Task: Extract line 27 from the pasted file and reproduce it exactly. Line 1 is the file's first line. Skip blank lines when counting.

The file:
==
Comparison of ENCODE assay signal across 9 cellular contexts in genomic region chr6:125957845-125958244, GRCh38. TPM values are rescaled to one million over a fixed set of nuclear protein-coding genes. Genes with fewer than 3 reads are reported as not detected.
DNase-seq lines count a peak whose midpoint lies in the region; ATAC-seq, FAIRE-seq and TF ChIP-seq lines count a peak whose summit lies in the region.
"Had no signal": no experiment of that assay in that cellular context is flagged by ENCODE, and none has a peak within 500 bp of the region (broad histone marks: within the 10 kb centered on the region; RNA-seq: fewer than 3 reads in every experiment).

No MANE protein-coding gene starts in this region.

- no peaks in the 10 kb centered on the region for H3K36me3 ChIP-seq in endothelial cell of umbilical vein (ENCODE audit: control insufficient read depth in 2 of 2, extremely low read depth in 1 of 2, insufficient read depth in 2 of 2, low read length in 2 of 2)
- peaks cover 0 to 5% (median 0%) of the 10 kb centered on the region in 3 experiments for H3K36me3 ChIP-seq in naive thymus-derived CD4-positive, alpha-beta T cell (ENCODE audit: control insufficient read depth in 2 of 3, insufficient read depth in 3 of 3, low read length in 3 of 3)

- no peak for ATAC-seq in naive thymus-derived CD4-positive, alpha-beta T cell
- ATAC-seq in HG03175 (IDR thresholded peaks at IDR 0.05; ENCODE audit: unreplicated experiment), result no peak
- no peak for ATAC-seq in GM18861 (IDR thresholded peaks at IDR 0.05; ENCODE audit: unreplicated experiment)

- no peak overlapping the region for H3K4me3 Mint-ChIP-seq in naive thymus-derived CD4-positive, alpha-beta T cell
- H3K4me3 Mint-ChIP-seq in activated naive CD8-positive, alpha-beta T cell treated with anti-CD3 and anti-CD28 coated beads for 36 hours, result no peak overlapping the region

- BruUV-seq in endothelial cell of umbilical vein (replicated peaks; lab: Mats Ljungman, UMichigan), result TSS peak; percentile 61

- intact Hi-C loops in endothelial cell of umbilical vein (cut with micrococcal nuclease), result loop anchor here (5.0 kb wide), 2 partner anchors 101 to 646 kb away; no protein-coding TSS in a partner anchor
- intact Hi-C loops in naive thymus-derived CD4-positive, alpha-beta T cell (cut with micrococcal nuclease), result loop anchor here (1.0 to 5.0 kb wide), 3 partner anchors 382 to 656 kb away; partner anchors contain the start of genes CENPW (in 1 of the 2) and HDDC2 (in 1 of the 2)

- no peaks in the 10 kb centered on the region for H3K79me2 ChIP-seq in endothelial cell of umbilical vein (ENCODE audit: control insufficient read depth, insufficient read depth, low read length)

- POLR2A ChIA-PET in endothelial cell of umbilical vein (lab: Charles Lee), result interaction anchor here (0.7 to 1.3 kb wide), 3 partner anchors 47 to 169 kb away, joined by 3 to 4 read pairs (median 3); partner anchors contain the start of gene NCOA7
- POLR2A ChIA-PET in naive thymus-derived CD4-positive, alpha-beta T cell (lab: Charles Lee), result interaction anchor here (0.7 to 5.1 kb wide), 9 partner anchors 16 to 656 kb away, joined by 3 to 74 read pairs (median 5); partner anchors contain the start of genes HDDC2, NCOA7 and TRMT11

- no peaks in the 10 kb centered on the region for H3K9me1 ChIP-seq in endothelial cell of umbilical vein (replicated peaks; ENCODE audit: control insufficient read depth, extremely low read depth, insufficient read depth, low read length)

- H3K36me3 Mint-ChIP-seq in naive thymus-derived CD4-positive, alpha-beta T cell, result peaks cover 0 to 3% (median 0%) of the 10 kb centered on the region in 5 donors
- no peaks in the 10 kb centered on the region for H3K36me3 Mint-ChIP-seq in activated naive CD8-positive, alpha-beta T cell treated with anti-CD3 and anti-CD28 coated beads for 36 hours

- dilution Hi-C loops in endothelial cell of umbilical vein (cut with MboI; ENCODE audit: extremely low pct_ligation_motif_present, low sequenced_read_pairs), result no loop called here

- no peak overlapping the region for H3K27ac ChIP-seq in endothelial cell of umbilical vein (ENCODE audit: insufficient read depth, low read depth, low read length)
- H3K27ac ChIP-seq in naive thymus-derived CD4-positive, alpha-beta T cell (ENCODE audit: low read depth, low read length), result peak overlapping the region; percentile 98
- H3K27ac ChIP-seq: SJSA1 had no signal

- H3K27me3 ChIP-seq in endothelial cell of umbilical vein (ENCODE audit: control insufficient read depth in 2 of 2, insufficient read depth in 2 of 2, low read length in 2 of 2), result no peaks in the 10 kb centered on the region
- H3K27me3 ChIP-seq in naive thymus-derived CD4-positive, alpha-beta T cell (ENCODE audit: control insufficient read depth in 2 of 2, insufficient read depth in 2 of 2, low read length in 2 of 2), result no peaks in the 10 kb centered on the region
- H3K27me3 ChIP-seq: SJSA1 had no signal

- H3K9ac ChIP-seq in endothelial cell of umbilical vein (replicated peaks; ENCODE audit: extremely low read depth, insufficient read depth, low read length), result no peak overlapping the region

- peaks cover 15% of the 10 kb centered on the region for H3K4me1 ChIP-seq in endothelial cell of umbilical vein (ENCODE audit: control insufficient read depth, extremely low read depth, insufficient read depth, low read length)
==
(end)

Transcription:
- H3K27me3 ChIP-seq: SJSA1 had no signal